Are dogs susceptible to Botulism? What should I do to ensure he is safe?
Botulism is a rare but serious paralytic disease in dogs, related to eating raw meat and dead animals. Typically, symptoms within a few hours to six days after eating spoiled animal meat that is infected with the Clostridium botulinum type C neurotoxin. This neurotoxin causes spreading weakness, starting in the back legs and ascending to the trunk, front legs and neck. Paralysis of all four limbs is the next symptom. Dogs generally are resistant to <g data-gr-id="99">the more</g> severe effects of Clostridium botulinum type C. Mildly affected dogs recover over a period of several days with supportive treatment. However, dogs with difficulties breathing will require intensive care monitoring. In severe cases, paralysis can affect the ability to breath killing the affected animal.

In mild cases, the dog recovers with supportive treatment.  However, if the dog has trouble breathing, more intensive treatment such as supplemental oxygen is necessary. Botulism can be prevented by using proper food storage techniques and making sure they don’t feed on dead animals and carcasses.

My cat’s gums are turning yellow. Is this a sign of gum disease or old age? 
It is probably jaundice and needs immediate attention. This causes a yellow discoloration of the gums and tissues due to a higher concentration of bilirubin, a bile pigment formed as a result of the normal breakdown of hemoglobin present in red blood cells. Hemoglobin is normally found in RBCs and serves the very important function of carrying oxygen to tissues. In cases of increased destruction of RBCs, an excess amount of bilirubin is accumulated in the tissues. Higher concentrations of bilirubin may also be found in cases where normal excretion of bilirubin is blocked due to some disease. All breeds of cats can be affected by jaundice. These are the symptoms : vomiting, diarrhea, lethargy, fever,abdominal pain, loss of appetite, paleness, yellowish discoloration of the skin, change in color of urine and feces (orange colored), increased frequency and volume of urine,  increased thirst) and consumption of water, mental confusion in advanced cases, weight loss, bleeding (especially in cats with advanced liver disease)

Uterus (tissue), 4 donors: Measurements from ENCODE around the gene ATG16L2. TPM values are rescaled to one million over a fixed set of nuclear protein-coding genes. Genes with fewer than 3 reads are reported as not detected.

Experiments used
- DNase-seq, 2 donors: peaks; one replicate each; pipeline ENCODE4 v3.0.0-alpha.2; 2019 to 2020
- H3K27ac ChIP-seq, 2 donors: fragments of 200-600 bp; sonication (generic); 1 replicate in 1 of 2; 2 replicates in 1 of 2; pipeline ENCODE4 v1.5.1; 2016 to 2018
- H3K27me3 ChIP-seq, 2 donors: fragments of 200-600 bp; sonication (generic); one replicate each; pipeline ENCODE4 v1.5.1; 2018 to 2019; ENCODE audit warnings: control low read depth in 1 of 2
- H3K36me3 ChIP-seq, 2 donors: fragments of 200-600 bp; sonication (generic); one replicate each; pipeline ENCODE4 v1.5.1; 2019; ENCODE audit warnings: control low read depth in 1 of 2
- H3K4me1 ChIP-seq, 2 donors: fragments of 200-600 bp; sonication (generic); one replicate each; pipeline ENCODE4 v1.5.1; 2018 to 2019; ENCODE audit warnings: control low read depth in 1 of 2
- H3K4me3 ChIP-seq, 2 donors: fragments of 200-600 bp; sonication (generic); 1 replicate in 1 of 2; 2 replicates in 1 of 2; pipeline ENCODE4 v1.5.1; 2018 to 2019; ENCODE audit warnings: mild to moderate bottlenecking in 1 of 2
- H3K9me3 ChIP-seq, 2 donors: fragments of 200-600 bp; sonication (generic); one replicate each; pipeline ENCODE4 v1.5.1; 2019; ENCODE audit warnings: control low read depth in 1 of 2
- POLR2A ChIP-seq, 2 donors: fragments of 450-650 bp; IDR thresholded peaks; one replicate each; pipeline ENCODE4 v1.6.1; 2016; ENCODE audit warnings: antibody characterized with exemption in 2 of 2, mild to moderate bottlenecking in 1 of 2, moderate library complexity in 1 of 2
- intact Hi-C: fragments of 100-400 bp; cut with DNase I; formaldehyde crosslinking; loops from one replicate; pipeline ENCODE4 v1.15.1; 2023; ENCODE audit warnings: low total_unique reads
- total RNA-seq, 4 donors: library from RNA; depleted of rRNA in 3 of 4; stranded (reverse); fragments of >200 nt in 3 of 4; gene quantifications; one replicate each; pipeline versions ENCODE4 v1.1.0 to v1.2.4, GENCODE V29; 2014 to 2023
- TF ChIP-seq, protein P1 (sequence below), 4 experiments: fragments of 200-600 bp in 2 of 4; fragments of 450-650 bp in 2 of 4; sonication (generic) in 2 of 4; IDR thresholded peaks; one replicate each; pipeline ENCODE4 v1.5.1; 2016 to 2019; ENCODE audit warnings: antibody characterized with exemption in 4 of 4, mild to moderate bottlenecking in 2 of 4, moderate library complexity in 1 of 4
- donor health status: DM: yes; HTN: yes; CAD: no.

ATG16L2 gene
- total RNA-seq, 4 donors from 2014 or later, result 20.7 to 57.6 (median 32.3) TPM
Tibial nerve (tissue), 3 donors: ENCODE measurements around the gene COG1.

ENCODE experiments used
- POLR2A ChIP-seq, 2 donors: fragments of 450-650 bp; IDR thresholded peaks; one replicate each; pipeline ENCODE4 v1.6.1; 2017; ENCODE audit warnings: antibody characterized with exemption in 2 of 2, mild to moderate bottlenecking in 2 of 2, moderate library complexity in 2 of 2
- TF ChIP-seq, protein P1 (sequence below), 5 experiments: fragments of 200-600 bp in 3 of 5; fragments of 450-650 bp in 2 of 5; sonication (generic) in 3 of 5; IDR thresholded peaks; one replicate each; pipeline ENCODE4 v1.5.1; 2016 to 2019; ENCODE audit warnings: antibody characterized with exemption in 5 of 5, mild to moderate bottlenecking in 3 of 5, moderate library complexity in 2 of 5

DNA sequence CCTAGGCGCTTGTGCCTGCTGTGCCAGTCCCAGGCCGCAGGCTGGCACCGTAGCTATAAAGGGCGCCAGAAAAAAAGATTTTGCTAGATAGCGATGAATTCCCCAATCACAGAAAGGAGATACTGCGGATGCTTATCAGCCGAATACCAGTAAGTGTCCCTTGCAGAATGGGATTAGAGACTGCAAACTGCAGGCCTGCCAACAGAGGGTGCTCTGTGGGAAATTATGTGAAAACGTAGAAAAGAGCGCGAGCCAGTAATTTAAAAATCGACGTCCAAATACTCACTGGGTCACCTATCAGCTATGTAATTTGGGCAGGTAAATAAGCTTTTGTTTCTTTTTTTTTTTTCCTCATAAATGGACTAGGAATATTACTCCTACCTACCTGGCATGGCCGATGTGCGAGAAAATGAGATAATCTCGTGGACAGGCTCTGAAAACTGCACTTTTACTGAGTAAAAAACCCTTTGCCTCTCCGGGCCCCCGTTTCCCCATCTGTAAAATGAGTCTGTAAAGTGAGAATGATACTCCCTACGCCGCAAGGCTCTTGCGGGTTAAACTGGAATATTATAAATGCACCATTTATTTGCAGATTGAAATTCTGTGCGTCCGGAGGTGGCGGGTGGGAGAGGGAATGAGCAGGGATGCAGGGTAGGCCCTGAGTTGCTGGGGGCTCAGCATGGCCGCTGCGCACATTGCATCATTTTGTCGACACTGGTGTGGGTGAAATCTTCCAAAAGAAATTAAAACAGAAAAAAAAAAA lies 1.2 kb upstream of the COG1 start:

The  causes: Diseases, toxins, drugs leading to increased destruction of RBCs, Infections ,collection of large volume of blood inside body cavity, inflammation of liver (hepatitis), tumors , accumulation of excess fat in liver , massive damage to liver tissue (e.g., due to toxins),  interference with secretion of bilirubin due to any disease and condition.

Proper diet, timely administration of medicines, complete rest, and regular monitoring will help your cat throughout the healing process.

Do not give any painkillers, which may prove to be toxic for the liver in this condition. Because the liver is the central organ for metabolism, toxicity may occur in cases of liver impairment. Cats with liver failure need an extremely high level of care at home due to the inherent instability of this condition. These animals may bleed at any time. If you see your pet bleeding, immediately call your veterinarian for help. In addition, advise your veterinarian should the cat’s feces or urine change colour.